Alcohol and Other Drugs: Columbia College Policies & Resources
Columbia College Policy - Columbia College recognizes the negative health effects associated with the use, possession, and distribution of controlled and/or illicit substances, and their detrimental impact on the quality of the educational environment. Therefore, all members of the College community share in the responsibility of protecting the campus environment by exemplifying high standards of professional and personal conduct. For more information and resources, see the Columbia College Alcohol and Other Drugs Policy.
Columbia College Policy - The following policy goes into effect on August 21, 2017. Columbia College values and is concerned for the health and well-being of its students, employees and visitors. The College is committed to providing a healthful and productive educational and employment environment for members of the College community. Consistent with this commitment and in the interest of the general health and welfare of the College community, the College prohibits the use of all tobacco products and related devices on all College property and premises. For more information, see the Columbia College Tobacco-Free Policy.
Columbia College Policy - Discrimination, harassment, and retaliation on the basis of protected status (see Notice of Non-Discrimination and Equal Opportunity for a definition of "protected status") are strictly prohibited. Persons who engage in such conduct are subject to discipline up to and including termination or dismissal. For more information, see the Columbia College Non-Discrimination and Equal Opportunity Policy and Complaint Resolution Procedure.
Columbia College Policy Library
Columbia College Policy - The policies set forth in the Online Policy Library are the current official versions of College policies and supersede and replace any other existing or conflicting policies covering the same subject matter. The Online Policy Library is currently under construction with new policies being added on a frequent basis and the policies currently listed are not comprehensive of every College policy. Questions regarding the Online Policy Library should be directed to the Office of the General Counsel. For more information on policies applicable to students, see Student Policies. For more information on policies applicable to the entire Columbia College community, see College-Wide Policies.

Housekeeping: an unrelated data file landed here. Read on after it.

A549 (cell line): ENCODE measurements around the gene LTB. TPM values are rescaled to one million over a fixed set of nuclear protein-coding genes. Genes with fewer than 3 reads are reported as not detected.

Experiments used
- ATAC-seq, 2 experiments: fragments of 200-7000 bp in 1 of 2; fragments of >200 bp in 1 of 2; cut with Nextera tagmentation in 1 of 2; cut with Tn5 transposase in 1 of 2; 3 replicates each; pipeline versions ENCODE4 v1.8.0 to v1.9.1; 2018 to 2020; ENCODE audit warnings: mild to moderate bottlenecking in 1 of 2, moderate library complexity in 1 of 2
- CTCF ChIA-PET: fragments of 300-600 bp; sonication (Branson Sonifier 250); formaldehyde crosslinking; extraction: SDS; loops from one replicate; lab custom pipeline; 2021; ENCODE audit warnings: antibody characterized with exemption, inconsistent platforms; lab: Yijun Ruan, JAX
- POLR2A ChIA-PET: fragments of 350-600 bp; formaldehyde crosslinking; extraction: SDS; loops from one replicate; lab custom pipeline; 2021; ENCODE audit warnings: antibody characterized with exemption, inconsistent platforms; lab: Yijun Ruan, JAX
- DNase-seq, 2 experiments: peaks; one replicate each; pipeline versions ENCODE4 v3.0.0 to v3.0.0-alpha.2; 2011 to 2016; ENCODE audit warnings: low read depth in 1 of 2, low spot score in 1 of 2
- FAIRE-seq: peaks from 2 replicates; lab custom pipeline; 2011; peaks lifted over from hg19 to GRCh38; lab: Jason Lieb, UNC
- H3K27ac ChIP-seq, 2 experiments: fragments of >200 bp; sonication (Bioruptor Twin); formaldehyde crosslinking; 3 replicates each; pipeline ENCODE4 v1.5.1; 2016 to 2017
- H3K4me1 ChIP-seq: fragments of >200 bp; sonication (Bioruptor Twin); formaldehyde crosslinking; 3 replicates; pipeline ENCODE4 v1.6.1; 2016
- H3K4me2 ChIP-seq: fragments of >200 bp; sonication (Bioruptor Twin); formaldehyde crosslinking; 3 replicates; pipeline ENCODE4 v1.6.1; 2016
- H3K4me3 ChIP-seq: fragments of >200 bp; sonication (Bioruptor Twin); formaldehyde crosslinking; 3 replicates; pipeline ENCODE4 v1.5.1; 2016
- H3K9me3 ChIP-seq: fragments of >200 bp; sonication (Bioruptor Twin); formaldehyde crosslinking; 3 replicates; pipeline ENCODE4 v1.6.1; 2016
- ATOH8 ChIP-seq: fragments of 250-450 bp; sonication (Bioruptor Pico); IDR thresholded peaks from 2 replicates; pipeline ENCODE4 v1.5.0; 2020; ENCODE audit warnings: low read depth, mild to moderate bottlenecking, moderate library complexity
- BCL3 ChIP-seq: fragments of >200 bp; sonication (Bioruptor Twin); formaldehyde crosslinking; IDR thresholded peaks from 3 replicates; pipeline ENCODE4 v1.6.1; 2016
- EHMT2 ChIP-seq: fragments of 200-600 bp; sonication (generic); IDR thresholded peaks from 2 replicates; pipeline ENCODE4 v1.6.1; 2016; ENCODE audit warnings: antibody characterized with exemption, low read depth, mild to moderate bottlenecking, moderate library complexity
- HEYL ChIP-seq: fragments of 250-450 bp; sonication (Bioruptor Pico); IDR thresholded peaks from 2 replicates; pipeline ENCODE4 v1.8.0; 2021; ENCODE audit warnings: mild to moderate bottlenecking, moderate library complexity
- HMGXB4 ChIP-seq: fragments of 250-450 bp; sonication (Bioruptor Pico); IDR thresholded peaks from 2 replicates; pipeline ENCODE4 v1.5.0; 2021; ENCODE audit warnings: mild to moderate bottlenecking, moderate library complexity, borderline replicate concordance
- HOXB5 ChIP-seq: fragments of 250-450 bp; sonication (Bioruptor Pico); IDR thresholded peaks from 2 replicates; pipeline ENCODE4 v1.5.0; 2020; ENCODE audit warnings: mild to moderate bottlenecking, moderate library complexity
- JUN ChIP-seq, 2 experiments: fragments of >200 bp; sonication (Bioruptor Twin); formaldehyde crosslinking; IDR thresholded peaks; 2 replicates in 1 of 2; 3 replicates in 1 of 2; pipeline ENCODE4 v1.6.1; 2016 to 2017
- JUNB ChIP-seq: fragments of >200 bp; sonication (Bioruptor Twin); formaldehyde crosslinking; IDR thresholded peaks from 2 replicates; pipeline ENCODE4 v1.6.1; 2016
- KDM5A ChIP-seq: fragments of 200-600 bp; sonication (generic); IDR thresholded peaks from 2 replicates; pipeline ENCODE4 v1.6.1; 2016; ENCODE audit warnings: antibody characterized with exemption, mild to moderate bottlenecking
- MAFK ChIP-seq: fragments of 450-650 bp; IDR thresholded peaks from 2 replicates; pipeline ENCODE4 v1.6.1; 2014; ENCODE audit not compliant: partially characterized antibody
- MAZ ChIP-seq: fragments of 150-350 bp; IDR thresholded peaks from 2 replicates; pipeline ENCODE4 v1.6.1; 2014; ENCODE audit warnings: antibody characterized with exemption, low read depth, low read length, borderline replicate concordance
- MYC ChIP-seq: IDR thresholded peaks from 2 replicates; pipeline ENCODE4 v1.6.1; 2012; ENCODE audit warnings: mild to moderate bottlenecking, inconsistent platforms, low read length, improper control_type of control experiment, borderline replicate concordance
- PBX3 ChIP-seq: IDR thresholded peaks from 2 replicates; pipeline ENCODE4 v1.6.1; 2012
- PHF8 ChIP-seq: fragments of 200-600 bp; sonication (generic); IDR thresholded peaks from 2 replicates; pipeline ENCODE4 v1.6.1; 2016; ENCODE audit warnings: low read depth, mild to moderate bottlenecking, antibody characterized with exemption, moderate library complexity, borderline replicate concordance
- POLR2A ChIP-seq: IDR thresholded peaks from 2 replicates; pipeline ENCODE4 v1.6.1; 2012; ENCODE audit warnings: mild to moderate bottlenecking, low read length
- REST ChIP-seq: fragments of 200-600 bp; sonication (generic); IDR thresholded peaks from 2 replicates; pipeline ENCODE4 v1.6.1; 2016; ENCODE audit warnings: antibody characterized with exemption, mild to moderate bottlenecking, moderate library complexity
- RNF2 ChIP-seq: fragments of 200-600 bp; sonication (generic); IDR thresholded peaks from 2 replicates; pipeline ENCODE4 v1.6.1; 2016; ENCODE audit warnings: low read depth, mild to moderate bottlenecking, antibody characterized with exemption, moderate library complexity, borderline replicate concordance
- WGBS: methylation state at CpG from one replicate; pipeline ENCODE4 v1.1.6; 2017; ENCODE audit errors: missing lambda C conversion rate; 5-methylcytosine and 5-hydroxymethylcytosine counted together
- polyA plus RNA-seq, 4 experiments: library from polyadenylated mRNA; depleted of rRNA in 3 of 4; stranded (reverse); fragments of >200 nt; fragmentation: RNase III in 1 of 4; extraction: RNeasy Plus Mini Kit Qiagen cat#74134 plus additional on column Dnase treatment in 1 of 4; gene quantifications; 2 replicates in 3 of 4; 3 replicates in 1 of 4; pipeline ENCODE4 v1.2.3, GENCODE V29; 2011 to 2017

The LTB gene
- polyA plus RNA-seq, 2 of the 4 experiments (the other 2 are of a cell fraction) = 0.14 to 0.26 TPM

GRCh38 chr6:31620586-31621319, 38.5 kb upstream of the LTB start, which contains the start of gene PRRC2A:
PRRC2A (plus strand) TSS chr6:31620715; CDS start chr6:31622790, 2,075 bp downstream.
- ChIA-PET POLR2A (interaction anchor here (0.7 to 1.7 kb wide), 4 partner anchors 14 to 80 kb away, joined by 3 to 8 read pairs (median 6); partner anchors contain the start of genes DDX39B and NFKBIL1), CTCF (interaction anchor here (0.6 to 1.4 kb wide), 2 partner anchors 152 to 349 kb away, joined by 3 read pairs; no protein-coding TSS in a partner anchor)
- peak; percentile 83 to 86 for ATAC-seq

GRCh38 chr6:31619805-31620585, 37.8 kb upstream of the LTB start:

Columbia College Policy - If you have problems accessing the course or posting your assignments, contact your instructor, the Columbia College Technology Solutions Center, or the D2L Helpdesk for assistance. If you have questions about the Ed Map storefront, please contact the Columbia College Technology Solutions Center. If you have technical problems with the VitalSource eText reader, please contact VitalSource. Contact information is also available within the online course environment.
- Columbia College Technology Solutions Center: CCHelpDesk@ccis.edu, 1-800-231-2391 ext. 4357
- D2L Helpdesk: firstname.lastname@example.org, 1-877-325-7778
- VitalSource: email@example.com, 1-855-200-4146
ADDITIONAL CAMPUS POLICIES
Course Evaluations - All students are encouraged to complete the online course evaluations. Students are notified by way of CougarMail when the evaluations are available. The evaluations are used to help instructors improve their teaching techniques. They are reviewed carefully by the Evening Campus Director, Assistant Director, and several AHE Administrators. Student should know that all responses are completely confidential, instructors only view results after grades are posted. Your input is valued and appreciated.
Late graded assignment/activity policy - All graded assignments or activities are due when stated in the syllabus or by the instructor. Graded assignments or activities submitted after the stated due date/time will not receive any credit unless the instructor has specifically stated that full or partial credit may be awarded to late submissions.